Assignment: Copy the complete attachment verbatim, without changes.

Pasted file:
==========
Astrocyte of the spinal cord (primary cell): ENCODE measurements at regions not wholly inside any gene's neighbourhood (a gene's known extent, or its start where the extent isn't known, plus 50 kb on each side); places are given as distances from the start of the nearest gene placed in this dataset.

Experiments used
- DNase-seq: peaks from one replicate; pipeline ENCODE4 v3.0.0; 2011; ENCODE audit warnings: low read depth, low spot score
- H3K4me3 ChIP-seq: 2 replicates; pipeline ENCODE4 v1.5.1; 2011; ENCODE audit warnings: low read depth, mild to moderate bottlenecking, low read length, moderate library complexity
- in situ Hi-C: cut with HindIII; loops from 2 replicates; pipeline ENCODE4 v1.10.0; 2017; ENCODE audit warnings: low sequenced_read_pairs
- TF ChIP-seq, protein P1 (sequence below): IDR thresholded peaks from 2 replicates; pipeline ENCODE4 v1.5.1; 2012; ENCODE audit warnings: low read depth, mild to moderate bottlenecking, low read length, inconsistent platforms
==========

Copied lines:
Astrocyte of the spinal cord (primary cell): ENCODE measurements at regions not wholly inside any gene's neighbourhood (a gene's known extent, or its start where the extent isn't known, plus 50 kb on each side); places are given as distances from the start of the nearest gene placed in this dataset.

Experiments used
- DNase-seq: peaks from one replicate; pipeline ENCODE4 v3.0.0; 2011; ENCODE audit warnings: low read depth, low spot score
- H3K4me3 ChIP-seq: 2 replicates; pipeline ENCODE4 v1.5.1; 2011; ENCODE audit warnings: low read depth, mild to moderate bottlenecking, low read length, moderate library complexity
- in situ Hi-C: cut with HindIII; loops from 2 replicates; pipeline ENCODE4 v1.10.0; 2017; ENCODE audit warnings: low sequenced_read_pairs
- TF ChIP-seq, protein P1 (sequence below): IDR thresholded peaks from 2 replicates; pipeline ENCODE4 v1.5.1; 2012; ENCODE audit warnings: low read depth, mild to moderate bottlenecking, low read length, inconsistent platforms